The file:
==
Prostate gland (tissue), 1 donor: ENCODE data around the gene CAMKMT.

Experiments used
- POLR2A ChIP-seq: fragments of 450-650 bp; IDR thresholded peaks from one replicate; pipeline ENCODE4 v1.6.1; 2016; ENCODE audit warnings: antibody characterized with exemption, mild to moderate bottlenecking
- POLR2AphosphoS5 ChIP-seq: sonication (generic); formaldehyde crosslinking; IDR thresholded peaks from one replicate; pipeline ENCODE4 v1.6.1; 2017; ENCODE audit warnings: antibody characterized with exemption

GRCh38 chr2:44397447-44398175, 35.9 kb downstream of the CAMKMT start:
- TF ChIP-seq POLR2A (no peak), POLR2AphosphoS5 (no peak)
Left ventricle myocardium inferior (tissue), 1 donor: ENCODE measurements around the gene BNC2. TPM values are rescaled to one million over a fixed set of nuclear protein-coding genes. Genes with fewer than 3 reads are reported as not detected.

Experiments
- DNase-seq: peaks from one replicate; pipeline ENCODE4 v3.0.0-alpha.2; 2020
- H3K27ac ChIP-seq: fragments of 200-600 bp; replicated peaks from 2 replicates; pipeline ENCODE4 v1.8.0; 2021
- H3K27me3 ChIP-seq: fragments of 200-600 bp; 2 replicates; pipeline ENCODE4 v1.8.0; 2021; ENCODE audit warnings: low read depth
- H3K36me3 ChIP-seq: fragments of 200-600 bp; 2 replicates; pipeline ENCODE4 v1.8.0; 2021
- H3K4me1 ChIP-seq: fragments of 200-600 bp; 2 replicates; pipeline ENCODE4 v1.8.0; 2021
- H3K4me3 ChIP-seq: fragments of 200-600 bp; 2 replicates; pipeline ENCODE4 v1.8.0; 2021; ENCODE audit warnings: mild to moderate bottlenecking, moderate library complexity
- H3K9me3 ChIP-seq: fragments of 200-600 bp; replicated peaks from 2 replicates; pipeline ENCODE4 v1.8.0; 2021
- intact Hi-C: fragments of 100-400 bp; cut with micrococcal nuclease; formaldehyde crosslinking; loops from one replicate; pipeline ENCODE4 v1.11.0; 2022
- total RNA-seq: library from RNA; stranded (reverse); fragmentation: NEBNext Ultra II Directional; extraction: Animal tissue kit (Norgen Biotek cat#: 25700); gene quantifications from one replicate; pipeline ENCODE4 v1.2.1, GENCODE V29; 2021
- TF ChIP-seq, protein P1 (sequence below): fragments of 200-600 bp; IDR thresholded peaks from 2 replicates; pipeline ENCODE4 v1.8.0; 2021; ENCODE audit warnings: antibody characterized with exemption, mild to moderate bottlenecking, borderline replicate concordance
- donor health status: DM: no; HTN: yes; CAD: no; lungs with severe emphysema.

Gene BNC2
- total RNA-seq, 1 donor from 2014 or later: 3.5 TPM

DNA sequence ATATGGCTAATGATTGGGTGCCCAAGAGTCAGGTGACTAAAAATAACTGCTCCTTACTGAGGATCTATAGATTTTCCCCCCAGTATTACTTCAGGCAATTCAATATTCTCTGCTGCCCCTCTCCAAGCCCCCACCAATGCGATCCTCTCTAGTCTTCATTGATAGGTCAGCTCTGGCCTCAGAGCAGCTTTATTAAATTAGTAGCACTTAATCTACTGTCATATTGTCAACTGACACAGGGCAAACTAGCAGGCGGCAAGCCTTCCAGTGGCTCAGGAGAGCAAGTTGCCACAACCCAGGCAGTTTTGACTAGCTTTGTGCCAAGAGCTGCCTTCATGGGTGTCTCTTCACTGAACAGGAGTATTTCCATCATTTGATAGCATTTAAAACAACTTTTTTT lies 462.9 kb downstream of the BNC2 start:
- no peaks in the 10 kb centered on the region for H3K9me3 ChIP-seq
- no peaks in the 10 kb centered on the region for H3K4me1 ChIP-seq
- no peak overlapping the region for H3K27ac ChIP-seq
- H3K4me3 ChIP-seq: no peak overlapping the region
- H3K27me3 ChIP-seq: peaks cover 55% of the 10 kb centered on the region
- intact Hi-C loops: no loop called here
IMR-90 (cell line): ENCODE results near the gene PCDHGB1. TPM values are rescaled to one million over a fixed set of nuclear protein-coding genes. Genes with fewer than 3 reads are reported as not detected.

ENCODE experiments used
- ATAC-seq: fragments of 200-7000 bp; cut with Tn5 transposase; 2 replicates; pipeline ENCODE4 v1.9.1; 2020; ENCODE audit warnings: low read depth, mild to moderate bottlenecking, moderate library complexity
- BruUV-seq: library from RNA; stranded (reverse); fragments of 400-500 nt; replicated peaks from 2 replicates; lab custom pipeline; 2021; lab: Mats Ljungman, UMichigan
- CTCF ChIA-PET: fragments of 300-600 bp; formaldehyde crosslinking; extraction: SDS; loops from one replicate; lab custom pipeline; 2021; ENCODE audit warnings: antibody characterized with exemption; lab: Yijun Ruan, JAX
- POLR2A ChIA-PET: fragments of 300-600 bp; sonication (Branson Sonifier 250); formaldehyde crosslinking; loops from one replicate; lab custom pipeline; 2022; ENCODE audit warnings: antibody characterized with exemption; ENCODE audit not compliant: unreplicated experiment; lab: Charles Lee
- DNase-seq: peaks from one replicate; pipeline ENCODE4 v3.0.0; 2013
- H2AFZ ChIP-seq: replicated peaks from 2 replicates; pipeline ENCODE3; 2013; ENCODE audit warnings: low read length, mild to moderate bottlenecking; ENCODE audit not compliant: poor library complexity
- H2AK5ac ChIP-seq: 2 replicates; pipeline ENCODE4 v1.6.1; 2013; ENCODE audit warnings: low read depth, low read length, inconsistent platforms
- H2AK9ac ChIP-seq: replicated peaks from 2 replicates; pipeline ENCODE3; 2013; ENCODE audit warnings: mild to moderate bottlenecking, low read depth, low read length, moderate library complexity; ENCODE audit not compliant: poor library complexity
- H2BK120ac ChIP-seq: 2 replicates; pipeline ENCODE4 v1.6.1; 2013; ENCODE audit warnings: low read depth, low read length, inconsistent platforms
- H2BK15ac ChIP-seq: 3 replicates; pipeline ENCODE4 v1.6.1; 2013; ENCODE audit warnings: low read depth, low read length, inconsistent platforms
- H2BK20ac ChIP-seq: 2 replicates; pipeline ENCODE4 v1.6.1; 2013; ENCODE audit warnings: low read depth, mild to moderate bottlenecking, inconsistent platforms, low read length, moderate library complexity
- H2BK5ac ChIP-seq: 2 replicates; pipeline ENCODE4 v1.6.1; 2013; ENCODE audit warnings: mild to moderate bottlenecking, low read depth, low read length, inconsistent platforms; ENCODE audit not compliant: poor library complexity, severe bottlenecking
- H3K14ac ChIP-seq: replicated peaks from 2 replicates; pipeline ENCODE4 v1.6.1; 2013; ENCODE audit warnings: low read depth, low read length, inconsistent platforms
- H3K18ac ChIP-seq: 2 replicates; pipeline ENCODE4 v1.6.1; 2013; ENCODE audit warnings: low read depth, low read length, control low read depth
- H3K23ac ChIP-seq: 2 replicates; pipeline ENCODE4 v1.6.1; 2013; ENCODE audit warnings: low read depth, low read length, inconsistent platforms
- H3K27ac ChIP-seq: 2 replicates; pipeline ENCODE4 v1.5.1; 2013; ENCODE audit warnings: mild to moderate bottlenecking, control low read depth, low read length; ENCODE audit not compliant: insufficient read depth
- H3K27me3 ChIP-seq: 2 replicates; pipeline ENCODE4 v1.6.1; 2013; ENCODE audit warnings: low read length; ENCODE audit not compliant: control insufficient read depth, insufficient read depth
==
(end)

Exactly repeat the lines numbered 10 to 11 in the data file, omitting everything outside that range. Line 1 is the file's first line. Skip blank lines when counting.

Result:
- H3K27ac ChIP-seq: fragments of 200-600 bp; replicated peaks from 2 replicates; pipeline ENCODE4 v1.8.0; 2021
- H3K27me3 ChIP-seq: fragments of 200-600 bp; 2 replicates; pipeline ENCODE4 v1.8.0; 2021; ENCODE audit warnings: low read depth